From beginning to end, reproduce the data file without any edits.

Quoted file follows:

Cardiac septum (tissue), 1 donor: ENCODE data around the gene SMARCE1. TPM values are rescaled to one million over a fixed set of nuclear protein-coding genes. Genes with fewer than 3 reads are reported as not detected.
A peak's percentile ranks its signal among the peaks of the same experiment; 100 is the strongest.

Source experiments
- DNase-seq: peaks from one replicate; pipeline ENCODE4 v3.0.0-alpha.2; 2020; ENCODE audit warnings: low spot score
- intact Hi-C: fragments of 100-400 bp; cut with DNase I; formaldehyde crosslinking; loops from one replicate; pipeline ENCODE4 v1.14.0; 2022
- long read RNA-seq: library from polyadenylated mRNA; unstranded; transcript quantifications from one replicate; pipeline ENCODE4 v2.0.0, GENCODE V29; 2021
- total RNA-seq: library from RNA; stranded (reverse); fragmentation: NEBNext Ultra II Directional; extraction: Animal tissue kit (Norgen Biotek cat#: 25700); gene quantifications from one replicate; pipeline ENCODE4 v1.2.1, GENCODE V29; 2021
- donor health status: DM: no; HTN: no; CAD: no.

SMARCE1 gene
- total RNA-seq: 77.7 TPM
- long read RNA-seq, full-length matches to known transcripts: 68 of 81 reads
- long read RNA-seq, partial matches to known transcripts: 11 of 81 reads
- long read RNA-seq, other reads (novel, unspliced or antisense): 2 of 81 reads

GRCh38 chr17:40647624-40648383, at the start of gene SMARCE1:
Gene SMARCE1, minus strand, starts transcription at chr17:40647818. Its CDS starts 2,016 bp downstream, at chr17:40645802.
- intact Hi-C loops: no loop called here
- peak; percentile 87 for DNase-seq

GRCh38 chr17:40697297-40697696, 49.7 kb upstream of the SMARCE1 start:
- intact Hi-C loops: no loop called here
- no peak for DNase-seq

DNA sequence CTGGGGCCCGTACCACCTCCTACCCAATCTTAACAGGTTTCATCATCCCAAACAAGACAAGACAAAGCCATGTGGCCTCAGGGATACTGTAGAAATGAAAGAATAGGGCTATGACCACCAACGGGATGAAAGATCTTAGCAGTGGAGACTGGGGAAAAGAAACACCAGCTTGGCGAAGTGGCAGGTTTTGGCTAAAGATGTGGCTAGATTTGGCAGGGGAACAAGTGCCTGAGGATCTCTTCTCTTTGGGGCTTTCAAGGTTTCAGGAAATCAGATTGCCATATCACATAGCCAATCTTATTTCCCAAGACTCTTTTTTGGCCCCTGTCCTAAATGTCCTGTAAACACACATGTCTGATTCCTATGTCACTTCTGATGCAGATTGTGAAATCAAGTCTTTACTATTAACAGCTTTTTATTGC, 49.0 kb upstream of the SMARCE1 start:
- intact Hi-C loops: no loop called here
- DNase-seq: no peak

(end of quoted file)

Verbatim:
Cardiac septum (tissue), 1 donor: ENCODE data around the gene SMARCE1. TPM values are rescaled to one million over a fixed set of nuclear protein-coding genes. Genes with fewer than 3 reads are reported as not detected.
A peak's percentile ranks its signal among the peaks of the same experiment; 100 is the strongest.

Source experiments
- DNase-seq: peaks from one replicate; pipeline ENCODE4 v3.0.0-alpha.2; 2020; ENCODE audit warnings: low spot score
- intact Hi-C: fragments of 100-400 bp; cut with DNase I; formaldehyde crosslinking; loops from one replicate; pipeline ENCODE4 v1.14.0; 2022
- long read RNA-seq: library from polyadenylated mRNA; unstranded; transcript quantifications from one replicate; pipeline ENCODE4 v2.0.0, GENCODE V29; 2021
- total RNA-seq: library from RNA; stranded (reverse); fragmentation: NEBNext Ultra II Directional; extraction: Animal tissue kit (Norgen Biotek cat#: 25700); gene quantifications from one replicate; pipeline ENCODE4 v1.2.1, GENCODE V29; 2021
- donor health status: DM: no; HTN: no; CAD: no.

SMARCE1 gene
- total RNA-seq: 77.7 TPM
- long read RNA-seq, full-length matches to known transcripts: 68 of 81 reads
- long read RNA-seq, partial matches to known transcripts: 11 of 81 reads
- long read RNA-seq, other reads (novel, unspliced or antisense): 2 of 81 reads

GRCh38 chr17:40647624-40648383, at the start of gene SMARCE1:
Gene SMARCE1, minus strand, starts transcription at chr17:40647818. Its CDS starts 2,016 bp downstream, at chr17:40645802.
- intact Hi-C loops: no loop called here
- peak; percentile 87 for DNase-seq

GRCh38 chr17:40697297-40697696, 49.7 kb upstream of the SMARCE1 start:
- intact Hi-C loops: no loop called here
- no peak for DNase-seq

DNA sequence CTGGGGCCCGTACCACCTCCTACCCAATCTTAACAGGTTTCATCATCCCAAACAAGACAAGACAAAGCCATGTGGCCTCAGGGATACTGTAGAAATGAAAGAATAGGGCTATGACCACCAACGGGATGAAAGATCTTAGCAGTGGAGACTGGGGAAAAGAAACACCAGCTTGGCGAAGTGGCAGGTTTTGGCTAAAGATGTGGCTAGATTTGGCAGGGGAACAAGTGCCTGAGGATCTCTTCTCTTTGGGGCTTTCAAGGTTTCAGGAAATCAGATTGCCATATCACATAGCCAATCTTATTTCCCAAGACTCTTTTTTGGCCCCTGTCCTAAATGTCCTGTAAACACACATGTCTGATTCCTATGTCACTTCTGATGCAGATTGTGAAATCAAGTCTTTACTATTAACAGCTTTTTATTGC, 49.0 kb upstream of the SMARCE1 start:
- intact Hi-C loops: no loop called here
- DNase-seq: no peak